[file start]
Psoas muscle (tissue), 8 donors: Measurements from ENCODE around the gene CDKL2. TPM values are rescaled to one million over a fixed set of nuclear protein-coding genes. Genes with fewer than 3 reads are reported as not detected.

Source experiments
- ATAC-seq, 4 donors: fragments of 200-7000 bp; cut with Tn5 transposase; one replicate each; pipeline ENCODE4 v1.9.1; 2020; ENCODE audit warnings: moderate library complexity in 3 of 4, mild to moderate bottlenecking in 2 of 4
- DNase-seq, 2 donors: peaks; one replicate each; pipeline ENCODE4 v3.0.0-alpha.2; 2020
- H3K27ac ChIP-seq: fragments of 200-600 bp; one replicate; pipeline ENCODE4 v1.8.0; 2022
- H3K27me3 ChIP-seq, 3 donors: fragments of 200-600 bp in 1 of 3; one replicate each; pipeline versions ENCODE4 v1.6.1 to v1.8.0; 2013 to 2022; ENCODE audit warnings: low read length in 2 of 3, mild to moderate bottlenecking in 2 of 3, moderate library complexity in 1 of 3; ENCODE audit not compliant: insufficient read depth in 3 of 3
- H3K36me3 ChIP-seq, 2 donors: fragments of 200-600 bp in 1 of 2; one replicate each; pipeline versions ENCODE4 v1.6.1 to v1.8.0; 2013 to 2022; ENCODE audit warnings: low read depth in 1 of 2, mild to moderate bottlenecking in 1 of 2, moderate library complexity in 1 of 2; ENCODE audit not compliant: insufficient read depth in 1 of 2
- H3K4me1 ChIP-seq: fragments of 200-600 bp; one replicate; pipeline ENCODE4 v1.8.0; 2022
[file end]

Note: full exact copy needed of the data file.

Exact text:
Psoas muscle (tissue), 8 donors: Measurements from ENCODE around the gene CDKL2. TPM values are rescaled to one million over a fixed set of nuclear protein-coding genes. Genes with fewer than 3 reads are reported as not detected.

Source experiments
- ATAC-seq, 4 donors: fragments of 200-7000 bp; cut with Tn5 transposase; one replicate each; pipeline ENCODE4 v1.9.1; 2020; ENCODE audit warnings: moderate library complexity in 3 of 4, mild to moderate bottlenecking in 2 of 4
- DNase-seq, 2 donors: peaks; one replicate each; pipeline ENCODE4 v3.0.0-alpha.2; 2020
- H3K27ac ChIP-seq: fragments of 200-600 bp; one replicate; pipeline ENCODE4 v1.8.0; 2022
- H3K27me3 ChIP-seq, 3 donors: fragments of 200-600 bp in 1 of 3; one replicate each; pipeline versions ENCODE4 v1.6.1 to v1.8.0; 2013 to 2022; ENCODE audit warnings: low read length in 2 of 3, mild to moderate bottlenecking in 2 of 3, moderate library complexity in 1 of 3; ENCODE audit not compliant: insufficient read depth in 3 of 3
- H3K36me3 ChIP-seq, 2 donors: fragments of 200-600 bp in 1 of 2; one replicate each; pipeline versions ENCODE4 v1.6.1 to v1.8.0; 2013 to 2022; ENCODE audit warnings: low read depth in 1 of 2, mild to moderate bottlenecking in 1 of 2, moderate library complexity in 1 of 2; ENCODE audit not compliant: insufficient read depth in 1 of 2
- H3K4me1 ChIP-seq: fragments of 200-600 bp; one replicate; pipeline ENCODE4 v1.8.0; 2022